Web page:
It’s hard to believe Hurricane Sandy hit New York only a week ago, now that we’ve begun assessing the ruins and devastation. It seems as though every day we hear (or don’t hear) about a new neighborhood or landmark that has been demolished. Unfortunately the latest casualty hits extremely close to home: The Ali Forney Drop-In Center, a haven in New York City for LGBTQ youth who had no where else to go, is destroyed.
Executive director Carl Siciliano wrote a letter to the community that details the damage, the consequences, and how we can help. I’m including the entire letter because I think it’s important that you read every word.
Yesterday we were finally able to inspect our drop-in center in Chelsea, half a block from the Hudson River. Our worst fears were realized; everything was destroyed and the space is uninhabitable. The water level went four feet high, destroying our phones, computers, refrigerator, food and supplies.
This is a terrible tragedy for the homeless LGBT youth we serve there. This space was dedicated to our most vulnerable kids, the thousands stranded on the streets without shelter, and was a place where they received food, showers, clothing, medical care, HIV testing and treatment, and mental health and substance abuse services. Basically a lifeline for LGBT kids whose lives are in danger.
We are currently scrambling for a plan to provide care to these desperate kids while we prepare to ultimately move into a larger space that will better meet our needs. The NYC LGBT Center has very kindly and generously offered to let us temporarily use some of their space, and we hope to determine the viability of that on Monday.
We have been deluged with kind offers from people who wish to volunteer and donate goods. Unfortunately, we will have to provide our services in the time being in much smaller spaces that won’t accommodate volunteers or allow for much storage space. The best way people can reach out to help in this very challenging time is by making monetary donations. Please go to our website at www.aliforneycenter.org/hurricanesandy.
It is heartbreaking to see this space come to such a sad end. For the past seven years it has been a place of refuge to thousands of kids reeling from being thrown away by their parents for being LGBT. For many of these kids coming to our drop-in center provided their first encounter with a loving and affirming LGBT community. I thank all of you for your care and support in a most difficult time.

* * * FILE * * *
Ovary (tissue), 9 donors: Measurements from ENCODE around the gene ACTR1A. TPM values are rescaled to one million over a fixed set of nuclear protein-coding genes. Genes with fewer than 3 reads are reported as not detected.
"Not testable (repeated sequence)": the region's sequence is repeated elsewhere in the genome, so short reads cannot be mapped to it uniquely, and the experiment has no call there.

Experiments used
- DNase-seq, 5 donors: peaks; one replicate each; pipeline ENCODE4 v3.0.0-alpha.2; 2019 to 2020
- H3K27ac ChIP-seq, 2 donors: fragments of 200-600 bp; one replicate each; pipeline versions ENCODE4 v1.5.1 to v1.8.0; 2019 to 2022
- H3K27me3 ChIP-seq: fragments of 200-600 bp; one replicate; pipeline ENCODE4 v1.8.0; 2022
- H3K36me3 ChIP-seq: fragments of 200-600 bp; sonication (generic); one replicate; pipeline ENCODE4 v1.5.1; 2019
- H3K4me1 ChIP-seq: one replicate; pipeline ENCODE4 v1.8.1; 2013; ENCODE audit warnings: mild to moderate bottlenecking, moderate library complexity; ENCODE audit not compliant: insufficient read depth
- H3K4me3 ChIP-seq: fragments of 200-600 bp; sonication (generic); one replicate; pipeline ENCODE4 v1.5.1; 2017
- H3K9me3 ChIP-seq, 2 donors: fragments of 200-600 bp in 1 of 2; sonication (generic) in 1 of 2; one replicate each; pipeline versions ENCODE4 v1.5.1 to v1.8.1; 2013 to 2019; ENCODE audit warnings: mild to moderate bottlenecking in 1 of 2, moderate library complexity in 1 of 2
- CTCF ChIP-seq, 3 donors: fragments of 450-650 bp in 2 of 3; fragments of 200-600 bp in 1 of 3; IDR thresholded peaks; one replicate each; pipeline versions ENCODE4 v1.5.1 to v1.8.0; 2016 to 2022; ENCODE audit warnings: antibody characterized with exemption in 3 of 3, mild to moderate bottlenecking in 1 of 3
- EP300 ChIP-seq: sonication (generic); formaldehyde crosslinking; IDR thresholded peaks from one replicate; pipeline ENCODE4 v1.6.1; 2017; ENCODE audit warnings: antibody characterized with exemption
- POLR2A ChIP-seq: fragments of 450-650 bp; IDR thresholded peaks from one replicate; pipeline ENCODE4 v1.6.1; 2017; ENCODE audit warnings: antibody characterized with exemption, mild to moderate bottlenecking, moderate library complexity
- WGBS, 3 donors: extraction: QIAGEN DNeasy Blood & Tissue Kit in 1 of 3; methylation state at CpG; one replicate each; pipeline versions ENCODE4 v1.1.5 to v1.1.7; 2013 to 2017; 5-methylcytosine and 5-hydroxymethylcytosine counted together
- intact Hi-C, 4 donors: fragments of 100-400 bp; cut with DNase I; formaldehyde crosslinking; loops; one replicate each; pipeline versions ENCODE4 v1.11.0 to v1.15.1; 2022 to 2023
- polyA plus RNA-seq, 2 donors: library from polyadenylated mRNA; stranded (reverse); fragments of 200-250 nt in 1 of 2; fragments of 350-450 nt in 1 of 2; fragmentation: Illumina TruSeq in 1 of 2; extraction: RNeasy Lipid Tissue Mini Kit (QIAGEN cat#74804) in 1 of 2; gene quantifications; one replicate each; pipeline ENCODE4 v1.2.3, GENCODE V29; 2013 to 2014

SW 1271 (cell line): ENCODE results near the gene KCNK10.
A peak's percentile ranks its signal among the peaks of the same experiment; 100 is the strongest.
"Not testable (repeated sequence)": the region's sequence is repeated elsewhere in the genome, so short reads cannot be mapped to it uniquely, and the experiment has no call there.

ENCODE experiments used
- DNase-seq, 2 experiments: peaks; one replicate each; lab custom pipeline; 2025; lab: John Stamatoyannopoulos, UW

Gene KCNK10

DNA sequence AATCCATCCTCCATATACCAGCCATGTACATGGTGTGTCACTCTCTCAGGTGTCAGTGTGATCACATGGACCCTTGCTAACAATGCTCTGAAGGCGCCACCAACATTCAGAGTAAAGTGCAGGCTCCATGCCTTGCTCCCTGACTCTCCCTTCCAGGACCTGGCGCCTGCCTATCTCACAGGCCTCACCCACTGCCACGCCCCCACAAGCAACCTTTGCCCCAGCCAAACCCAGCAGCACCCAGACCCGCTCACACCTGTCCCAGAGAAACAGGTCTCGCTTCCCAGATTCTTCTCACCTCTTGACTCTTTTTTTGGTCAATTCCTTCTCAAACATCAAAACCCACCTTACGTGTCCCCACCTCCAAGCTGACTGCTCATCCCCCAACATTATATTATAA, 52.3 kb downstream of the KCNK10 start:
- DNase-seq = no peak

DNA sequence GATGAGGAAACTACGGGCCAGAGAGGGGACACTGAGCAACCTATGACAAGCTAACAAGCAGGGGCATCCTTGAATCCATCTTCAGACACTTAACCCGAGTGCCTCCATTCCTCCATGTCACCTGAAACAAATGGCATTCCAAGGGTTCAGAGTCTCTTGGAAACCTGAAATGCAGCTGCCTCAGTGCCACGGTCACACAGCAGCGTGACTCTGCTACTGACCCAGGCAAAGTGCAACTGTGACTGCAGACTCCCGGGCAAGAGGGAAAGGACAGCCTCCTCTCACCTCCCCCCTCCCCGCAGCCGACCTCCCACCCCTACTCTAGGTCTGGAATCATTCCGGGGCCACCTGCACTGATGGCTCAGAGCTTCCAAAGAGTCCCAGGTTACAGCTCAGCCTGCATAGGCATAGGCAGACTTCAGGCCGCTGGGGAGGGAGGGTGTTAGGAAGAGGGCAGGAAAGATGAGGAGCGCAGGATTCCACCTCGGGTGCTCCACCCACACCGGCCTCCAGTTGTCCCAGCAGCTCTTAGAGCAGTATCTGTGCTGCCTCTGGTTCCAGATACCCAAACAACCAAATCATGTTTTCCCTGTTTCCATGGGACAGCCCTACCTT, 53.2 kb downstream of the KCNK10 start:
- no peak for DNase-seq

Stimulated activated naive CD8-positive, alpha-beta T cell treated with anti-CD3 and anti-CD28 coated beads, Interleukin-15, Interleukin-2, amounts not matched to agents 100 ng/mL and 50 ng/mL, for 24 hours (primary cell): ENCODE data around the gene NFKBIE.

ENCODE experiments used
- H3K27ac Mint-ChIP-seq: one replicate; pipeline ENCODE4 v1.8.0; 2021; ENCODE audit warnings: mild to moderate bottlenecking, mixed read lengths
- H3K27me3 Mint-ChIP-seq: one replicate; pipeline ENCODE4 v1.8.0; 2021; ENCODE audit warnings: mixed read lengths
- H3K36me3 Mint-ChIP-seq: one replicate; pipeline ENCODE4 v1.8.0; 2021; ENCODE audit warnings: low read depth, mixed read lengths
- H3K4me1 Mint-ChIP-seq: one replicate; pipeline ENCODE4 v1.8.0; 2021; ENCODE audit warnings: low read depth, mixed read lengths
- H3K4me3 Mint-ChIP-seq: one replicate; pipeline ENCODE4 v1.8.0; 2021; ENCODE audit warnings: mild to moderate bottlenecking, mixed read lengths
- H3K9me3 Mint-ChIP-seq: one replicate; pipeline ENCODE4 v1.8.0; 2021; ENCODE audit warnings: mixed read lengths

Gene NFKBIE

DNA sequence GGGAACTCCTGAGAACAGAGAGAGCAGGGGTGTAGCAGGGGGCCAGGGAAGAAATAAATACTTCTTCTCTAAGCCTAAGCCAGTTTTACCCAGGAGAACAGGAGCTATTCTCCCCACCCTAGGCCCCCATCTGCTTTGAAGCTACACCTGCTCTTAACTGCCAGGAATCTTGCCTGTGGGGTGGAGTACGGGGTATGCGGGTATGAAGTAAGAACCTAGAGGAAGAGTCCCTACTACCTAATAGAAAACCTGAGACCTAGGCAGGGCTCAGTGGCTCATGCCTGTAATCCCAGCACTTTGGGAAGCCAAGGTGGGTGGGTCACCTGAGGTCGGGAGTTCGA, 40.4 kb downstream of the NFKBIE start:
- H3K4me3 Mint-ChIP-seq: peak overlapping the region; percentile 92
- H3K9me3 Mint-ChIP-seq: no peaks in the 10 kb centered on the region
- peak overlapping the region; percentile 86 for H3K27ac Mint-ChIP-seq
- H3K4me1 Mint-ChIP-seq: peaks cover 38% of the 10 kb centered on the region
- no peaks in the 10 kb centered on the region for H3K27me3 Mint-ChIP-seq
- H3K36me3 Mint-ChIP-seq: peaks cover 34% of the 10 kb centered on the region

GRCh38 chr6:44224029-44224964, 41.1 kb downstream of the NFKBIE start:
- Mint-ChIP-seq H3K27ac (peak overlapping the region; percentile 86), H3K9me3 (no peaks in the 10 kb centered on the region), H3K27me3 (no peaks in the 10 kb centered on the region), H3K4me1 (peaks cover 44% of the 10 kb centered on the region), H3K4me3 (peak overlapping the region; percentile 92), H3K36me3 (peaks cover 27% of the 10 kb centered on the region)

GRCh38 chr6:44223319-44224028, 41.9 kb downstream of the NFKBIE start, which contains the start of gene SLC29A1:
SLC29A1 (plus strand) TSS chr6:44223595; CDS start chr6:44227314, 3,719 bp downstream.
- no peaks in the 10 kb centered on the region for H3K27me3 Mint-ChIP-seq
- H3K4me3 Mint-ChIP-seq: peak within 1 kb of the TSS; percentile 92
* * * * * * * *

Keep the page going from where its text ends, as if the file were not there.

It’s very easy to feel helpless in the wake of a disaster. It seems as though endless people are hurting, and yet logistics and lack of resources or organization can get in the way of people who want to help with the best intentions. Jamie provided a great round-up of ways to help, but if you have been feeling overwhelmed about how to best help victims of Hurricane Sandy, or if you aren’t in the area of where Sandy hit, I urge you to consider donating to The Ali Forney Center. As a queer family, we pride ourselves on our abilities to support one another. While that’s absolutely a long-term effort that happens every single day, now is a time to go into over-drive. Donate, tell your friends, tell your family, signal-boost, and donate again…the kids who found solace at this drop-in center relied on it in every sense of the word, and now it’s gone.
One of the most beautiful and heartbreaking lines in Siciliano note is this: “For many of these kids coming to our drop-in center provided their first encounter with a loving and affirming LGBT community.” That alone shows the power of this place and its volunteers, and it’s essential that these kids continue to have such a space to exist.
Homeless LGBTQ youth are a particularly vulnerable part of our queer family, and right now they need our help more than ever.
Now is the time to prove exactly how much love we have to give.
To reiterate the message from The Ali Forney Center, the best way people can reach out to help is by making monetary donations. You can donate here or mail a check to: Ali Forney Center/ATTN: Andria Ottley, 224 West 35th St., Suite 1500, New York, NY 10001.